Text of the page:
Government response to DCMS report on disinformation and fake news
What does the Government’s response to the Digital, Culture, Media and Sport (DCMS) select committee report on disinformation mean for businesses with an online presence?
On 18 February 2019 the DCMS committee published its final report on disinformation and fake news. The report followed an 18 month inquiry that considered individuals’ rights over their privacy, how their political choices might be affected and influenced by online information, and the interference in political elections carried out by malign forces intent on causing disruption and confusion.
The final report called for:
- a compulsory Code of Ethics for tech companies overseen by an independent regulator. The Code would define harmful content and operate on a similar basis to the broadcasting code issued by Ofcom
- the regulator to be given powers to launch legal action against companies breaching the Code
- the formulation of a new category of tech company, not necessarily a publisher or a platform, but which tightens tech companies’ liabilities for content
a legal obligation on tech companies to take down sources of harmful content, including proven sources of disinformation.
On 8 May 2019 the Government published their response to the DCMS report. The Government strongly agreed with the report’s findings that the current self-regulatory approach towards tech companies is insufficient and that there is an urgent need to establish independent regulation.
The Government accepted the majority of the committee’s recommendations on how to regulate companies with a significant online presence, particularly the need for independent regulation, the need to make companies legally responsible for monitoring and removing harmful and illegal content, and the threat of substantial fines to force companies to act.
The Government declined to follow the committee’s recommendation to introduce a new category of tech company. The Government concluded that re-categorising tech companies to simply impose liability for content would not incentivise the systemic improvements in governance and risk management that the Government believes are necessary.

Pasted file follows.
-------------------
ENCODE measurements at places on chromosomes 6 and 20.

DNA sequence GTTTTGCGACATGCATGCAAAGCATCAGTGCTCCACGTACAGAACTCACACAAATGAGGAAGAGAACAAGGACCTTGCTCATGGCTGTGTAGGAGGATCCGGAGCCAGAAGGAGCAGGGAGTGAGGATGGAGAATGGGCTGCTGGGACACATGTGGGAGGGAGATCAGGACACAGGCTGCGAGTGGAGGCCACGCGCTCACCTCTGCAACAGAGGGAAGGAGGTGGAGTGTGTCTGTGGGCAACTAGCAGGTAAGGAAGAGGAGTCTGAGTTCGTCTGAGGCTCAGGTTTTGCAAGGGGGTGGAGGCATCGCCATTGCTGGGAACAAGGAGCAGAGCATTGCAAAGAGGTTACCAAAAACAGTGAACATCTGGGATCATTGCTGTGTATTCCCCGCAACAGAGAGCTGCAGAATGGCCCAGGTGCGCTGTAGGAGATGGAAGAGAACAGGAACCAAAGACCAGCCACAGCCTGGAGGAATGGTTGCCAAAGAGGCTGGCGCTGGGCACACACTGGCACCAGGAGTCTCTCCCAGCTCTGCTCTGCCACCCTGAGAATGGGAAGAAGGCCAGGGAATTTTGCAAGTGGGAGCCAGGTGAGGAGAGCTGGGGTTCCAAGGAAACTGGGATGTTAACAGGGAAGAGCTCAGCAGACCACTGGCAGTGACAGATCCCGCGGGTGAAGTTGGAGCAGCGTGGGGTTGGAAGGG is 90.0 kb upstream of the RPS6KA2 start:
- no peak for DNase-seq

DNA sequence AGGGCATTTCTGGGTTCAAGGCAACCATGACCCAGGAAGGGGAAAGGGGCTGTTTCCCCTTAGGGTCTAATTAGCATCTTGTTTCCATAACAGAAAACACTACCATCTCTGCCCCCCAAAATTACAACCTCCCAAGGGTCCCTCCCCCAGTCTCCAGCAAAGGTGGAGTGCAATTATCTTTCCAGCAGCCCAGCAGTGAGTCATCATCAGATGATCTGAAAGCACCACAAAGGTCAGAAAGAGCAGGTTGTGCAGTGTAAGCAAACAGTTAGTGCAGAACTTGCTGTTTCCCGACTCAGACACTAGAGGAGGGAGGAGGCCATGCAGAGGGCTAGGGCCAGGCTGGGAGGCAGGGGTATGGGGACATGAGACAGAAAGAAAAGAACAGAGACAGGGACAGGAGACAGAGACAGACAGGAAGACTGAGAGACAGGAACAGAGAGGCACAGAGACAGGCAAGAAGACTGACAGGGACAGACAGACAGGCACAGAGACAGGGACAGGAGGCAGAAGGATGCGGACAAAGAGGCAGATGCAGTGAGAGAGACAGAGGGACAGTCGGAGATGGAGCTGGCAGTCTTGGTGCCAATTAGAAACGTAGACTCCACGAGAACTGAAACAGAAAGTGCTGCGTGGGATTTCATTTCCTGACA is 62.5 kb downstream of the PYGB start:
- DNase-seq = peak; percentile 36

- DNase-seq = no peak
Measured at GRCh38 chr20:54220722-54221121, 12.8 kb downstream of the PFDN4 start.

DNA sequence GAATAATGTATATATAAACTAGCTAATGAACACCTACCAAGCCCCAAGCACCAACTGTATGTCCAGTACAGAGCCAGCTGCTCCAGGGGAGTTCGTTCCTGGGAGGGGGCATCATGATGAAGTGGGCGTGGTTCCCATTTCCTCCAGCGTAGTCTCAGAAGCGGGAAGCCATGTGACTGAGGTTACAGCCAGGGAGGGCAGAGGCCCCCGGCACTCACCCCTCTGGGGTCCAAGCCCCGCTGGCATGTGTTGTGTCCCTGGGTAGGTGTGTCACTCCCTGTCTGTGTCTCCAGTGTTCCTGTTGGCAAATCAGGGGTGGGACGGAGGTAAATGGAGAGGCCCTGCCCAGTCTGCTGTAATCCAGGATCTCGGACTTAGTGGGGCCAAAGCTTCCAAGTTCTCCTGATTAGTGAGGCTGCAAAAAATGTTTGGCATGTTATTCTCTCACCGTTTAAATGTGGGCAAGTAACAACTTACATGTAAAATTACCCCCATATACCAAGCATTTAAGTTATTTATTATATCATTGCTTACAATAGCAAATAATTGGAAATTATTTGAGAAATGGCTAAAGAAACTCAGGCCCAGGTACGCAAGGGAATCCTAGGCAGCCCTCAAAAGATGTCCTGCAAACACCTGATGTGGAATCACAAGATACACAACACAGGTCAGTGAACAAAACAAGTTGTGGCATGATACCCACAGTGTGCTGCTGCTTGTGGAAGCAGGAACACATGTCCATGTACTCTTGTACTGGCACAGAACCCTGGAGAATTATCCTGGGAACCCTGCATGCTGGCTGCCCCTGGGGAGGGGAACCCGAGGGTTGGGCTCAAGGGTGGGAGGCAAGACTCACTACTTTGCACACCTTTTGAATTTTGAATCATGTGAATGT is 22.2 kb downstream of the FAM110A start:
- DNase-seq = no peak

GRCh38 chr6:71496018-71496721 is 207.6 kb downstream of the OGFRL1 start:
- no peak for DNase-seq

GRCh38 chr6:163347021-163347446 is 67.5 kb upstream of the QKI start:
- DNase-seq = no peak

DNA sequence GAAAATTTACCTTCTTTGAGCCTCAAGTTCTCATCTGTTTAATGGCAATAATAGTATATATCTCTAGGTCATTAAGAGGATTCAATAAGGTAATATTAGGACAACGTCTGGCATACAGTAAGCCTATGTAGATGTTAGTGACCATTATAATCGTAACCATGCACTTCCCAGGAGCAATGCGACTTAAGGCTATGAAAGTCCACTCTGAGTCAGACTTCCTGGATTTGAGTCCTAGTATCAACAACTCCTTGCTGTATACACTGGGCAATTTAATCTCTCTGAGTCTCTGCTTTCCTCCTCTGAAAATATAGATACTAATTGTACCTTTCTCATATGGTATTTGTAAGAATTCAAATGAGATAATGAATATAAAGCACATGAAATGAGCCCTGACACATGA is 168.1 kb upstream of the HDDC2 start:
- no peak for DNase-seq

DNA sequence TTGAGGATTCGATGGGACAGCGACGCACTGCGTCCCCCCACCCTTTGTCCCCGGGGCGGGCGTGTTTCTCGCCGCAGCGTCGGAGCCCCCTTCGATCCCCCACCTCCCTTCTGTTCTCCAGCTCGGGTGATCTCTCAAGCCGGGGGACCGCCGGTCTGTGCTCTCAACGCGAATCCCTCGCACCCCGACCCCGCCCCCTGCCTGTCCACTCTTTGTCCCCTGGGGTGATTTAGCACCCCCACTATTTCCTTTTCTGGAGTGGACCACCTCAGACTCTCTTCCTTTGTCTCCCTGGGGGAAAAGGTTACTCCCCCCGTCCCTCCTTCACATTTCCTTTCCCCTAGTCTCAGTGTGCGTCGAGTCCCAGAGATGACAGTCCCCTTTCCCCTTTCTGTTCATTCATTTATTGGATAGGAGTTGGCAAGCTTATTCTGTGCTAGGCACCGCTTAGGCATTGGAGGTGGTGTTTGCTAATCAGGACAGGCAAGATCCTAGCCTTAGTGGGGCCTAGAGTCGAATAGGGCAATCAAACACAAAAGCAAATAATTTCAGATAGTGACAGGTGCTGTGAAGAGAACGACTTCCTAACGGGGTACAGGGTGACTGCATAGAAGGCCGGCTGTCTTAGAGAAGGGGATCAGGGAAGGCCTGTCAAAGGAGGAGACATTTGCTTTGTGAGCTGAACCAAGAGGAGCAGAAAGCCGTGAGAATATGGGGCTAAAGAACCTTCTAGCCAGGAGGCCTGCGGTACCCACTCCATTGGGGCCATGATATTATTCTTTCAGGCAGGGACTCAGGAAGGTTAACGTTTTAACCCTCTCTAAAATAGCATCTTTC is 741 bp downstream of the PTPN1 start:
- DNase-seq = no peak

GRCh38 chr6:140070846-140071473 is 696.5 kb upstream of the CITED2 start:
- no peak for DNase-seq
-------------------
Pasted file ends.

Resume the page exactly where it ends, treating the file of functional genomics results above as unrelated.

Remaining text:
The Government instead endorsed the approach set out in its White Paper on Online Harms, based on a statutory duty of care to protect users and codes of practice to ensure companies meet their legal responsibilities. This framework will apply to all companies that allow users to share or discover content or interact with each other online.
Many of the Government’s responses to the Committee’s recommendations refer to the plans outlined in the White Paper on Online Harms, and the Government’s response to the committee report should be read alongside the White Paper. For further information on the White Paper on Online Harms, please see our snapshot on the Online Harms White Paper.
Why is this important?
The Government’s response to the DCMS committee report is a strong indication that meaningful, independent regulation of online businesses is coming. The response prompted the committee chair to say that the “era of self-regulation is coming to an end”.
The new mechanism that online companies will have to navigate is the statutory duty of care. The statutory duty is likely to apply to global social media platforms, search engines, forums and review sites. All businesses which provide these services or platforms will be expected to comply with the additional obligations outlined in the DCMS endorsed and adopted in the Government’s response and the White Paper on Online Harms.
Any practical tips?
Companies facing the proposed regulations (in particular, those with larger online presences) would be well advised to consider, as a first step, their current ability to deal with harmful content.